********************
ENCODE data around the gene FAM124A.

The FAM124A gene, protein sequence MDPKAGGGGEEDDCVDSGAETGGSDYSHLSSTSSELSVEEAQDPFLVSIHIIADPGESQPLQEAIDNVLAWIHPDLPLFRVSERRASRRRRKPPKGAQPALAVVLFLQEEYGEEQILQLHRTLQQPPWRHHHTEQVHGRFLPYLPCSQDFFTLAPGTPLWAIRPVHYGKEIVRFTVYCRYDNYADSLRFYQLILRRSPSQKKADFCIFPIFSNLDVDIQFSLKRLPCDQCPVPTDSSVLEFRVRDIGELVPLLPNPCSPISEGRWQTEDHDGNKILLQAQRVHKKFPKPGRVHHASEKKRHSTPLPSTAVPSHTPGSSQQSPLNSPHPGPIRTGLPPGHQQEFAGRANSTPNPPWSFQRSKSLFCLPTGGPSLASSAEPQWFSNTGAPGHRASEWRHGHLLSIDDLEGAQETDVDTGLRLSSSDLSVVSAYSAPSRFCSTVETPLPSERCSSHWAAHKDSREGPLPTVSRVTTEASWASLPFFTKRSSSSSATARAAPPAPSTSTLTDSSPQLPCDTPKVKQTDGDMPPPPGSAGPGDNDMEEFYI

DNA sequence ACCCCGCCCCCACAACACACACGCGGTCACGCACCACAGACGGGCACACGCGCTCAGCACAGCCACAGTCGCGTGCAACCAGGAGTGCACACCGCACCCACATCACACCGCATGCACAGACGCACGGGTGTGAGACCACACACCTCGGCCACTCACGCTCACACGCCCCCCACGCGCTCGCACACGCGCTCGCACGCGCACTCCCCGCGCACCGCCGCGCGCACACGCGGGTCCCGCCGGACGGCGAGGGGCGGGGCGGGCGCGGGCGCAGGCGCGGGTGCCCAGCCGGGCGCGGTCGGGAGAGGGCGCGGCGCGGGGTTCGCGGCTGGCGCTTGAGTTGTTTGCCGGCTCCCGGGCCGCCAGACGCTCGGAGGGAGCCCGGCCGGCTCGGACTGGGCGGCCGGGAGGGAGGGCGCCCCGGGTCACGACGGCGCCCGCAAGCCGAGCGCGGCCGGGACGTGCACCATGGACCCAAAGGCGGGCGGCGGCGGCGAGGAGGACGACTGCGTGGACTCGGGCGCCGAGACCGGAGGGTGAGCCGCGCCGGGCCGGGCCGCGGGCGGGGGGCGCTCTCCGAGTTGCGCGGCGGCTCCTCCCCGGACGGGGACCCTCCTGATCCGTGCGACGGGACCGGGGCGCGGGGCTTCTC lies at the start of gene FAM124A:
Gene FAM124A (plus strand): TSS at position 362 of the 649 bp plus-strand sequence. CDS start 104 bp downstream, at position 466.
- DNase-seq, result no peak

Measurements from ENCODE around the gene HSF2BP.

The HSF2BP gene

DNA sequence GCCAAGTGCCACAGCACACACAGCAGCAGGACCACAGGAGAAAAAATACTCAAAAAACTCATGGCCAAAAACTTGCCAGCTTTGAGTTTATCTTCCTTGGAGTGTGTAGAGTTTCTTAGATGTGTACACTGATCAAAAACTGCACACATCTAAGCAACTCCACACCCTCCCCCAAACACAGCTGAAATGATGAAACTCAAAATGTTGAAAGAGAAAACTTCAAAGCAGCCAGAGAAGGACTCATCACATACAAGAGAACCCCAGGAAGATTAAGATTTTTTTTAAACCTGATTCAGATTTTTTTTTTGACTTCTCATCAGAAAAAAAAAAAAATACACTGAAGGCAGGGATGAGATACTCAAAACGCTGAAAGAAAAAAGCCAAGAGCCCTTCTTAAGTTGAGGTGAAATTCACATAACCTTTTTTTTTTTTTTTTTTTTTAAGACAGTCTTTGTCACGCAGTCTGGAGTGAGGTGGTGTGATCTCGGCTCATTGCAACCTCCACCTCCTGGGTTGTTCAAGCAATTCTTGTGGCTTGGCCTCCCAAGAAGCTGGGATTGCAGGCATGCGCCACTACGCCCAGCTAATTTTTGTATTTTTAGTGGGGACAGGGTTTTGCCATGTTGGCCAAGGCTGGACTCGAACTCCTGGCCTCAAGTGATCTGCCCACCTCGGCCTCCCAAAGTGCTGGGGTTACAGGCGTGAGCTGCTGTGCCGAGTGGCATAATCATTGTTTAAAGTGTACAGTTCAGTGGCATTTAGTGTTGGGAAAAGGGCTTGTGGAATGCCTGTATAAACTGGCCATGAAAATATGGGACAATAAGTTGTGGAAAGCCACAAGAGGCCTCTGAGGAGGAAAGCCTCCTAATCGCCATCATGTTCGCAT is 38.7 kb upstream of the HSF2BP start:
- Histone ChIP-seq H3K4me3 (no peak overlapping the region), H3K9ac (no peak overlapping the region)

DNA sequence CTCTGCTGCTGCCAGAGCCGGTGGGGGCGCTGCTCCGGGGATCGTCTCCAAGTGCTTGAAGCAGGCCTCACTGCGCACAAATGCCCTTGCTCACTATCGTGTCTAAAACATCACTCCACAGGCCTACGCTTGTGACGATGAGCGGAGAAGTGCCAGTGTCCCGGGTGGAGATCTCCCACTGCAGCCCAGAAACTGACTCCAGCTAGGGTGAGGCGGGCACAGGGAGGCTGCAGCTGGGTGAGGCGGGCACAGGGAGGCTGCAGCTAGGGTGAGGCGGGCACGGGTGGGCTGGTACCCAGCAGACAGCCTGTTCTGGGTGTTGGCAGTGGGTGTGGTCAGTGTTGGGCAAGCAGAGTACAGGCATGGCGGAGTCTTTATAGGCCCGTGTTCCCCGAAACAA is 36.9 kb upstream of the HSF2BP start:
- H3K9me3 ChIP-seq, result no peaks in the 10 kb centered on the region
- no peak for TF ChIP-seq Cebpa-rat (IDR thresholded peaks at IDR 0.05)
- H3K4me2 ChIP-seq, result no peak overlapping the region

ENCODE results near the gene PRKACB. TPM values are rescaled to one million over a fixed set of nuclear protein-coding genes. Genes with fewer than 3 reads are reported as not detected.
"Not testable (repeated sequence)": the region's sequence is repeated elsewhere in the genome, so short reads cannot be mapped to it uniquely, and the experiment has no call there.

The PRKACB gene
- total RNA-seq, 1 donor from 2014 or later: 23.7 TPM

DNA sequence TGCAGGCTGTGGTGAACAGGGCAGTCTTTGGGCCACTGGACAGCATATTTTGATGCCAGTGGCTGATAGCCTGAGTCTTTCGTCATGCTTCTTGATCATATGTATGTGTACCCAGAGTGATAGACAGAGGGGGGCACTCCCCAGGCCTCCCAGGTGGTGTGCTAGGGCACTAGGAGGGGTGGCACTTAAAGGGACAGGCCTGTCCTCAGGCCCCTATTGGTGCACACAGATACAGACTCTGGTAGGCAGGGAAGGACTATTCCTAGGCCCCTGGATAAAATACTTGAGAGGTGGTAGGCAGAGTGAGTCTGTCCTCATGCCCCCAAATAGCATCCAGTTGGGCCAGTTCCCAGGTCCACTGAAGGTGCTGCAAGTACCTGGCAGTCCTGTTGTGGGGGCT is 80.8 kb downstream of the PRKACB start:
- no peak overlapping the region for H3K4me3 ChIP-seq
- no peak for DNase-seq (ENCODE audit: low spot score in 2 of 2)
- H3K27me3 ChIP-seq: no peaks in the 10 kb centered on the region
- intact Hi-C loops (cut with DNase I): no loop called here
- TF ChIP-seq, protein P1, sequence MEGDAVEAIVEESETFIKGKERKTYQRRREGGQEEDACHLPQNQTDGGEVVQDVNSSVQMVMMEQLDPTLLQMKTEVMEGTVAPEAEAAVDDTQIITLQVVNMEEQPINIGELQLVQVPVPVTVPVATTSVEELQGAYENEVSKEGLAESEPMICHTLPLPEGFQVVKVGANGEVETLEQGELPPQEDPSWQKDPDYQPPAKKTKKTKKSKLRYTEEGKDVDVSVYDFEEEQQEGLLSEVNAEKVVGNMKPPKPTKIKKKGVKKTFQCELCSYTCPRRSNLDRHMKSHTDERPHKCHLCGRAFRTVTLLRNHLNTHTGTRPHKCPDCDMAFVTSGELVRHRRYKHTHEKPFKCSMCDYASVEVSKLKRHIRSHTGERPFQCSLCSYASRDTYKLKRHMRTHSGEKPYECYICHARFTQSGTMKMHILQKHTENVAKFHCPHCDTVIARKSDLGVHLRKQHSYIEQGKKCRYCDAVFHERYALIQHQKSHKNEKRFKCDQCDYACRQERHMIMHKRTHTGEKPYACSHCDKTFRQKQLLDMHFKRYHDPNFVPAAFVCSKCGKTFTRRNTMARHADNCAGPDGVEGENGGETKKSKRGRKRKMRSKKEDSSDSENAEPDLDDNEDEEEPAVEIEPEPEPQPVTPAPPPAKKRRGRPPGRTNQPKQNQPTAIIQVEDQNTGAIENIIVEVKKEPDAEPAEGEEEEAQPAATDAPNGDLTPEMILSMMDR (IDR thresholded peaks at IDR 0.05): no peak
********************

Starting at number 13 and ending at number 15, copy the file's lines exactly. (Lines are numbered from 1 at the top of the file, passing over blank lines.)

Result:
- H3K4me2 ChIP-seq, result no peak overlapping the region

ENCODE results near the gene PRKACB. TPM values are rescaled to one million over a fixed set of nuclear protein-coding genes. Genes with fewer than 3 reads are reported as not detected.
"Not testable (repeated sequence)": the region's sequence is repeated elsewhere in the genome, so short reads cannot be mapped to it uniquely, and the experiment has no call there.